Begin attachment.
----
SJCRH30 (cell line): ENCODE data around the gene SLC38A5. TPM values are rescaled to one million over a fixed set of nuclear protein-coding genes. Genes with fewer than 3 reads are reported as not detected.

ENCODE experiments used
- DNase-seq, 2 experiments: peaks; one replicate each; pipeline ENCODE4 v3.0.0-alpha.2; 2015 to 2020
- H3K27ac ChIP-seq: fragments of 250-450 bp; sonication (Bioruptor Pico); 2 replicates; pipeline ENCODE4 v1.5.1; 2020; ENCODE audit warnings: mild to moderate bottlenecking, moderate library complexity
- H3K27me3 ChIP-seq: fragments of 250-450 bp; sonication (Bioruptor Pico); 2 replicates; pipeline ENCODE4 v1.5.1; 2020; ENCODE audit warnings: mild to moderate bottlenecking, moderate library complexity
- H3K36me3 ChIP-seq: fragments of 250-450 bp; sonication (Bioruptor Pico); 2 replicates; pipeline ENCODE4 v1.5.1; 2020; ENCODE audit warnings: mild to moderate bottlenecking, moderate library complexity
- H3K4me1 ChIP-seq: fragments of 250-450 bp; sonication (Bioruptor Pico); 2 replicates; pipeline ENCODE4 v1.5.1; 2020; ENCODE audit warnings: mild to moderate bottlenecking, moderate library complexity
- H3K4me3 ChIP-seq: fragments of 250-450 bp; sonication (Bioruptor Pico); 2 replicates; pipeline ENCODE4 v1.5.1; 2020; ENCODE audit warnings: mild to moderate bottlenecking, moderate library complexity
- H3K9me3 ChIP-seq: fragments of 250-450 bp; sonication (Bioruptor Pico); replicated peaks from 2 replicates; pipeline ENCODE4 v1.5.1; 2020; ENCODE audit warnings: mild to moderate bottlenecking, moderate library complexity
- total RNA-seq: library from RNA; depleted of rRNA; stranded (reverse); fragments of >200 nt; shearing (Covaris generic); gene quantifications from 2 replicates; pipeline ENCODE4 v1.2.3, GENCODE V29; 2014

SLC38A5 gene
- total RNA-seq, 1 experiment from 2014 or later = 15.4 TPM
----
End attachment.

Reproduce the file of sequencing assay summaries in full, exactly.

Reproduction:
SJCRH30 (cell line): ENCODE data around the gene SLC38A5. TPM values are rescaled to one million over a fixed set of nuclear protein-coding genes. Genes with fewer than 3 reads are reported as not detected.

ENCODE experiments used
- DNase-seq, 2 experiments: peaks; one replicate each; pipeline ENCODE4 v3.0.0-alpha.2; 2015 to 2020
- H3K27ac ChIP-seq: fragments of 250-450 bp; sonication (Bioruptor Pico); 2 replicates; pipeline ENCODE4 v1.5.1; 2020; ENCODE audit warnings: mild to moderate bottlenecking, moderate library complexity
- H3K27me3 ChIP-seq: fragments of 250-450 bp; sonication (Bioruptor Pico); 2 replicates; pipeline ENCODE4 v1.5.1; 2020; ENCODE audit warnings: mild to moderate bottlenecking, moderate library complexity
- H3K36me3 ChIP-seq: fragments of 250-450 bp; sonication (Bioruptor Pico); 2 replicates; pipeline ENCODE4 v1.5.1; 2020; ENCODE audit warnings: mild to moderate bottlenecking, moderate library complexity
- H3K4me1 ChIP-seq: fragments of 250-450 bp; sonication (Bioruptor Pico); 2 replicates; pipeline ENCODE4 v1.5.1; 2020; ENCODE audit warnings: mild to moderate bottlenecking, moderate library complexity
- H3K4me3 ChIP-seq: fragments of 250-450 bp; sonication (Bioruptor Pico); 2 replicates; pipeline ENCODE4 v1.5.1; 2020; ENCODE audit warnings: mild to moderate bottlenecking, moderate library complexity
- H3K9me3 ChIP-seq: fragments of 250-450 bp; sonication (Bioruptor Pico); replicated peaks from 2 replicates; pipeline ENCODE4 v1.5.1; 2020; ENCODE audit warnings: mild to moderate bottlenecking, moderate library complexity
- total RNA-seq: library from RNA; depleted of rRNA; stranded (reverse); fragments of >200 nt; shearing (Covaris generic); gene quantifications from 2 replicates; pipeline ENCODE4 v1.2.3, GENCODE V29; 2014

SLC38A5 gene
- total RNA-seq, 1 experiment from 2014 or later = 15.4 TPM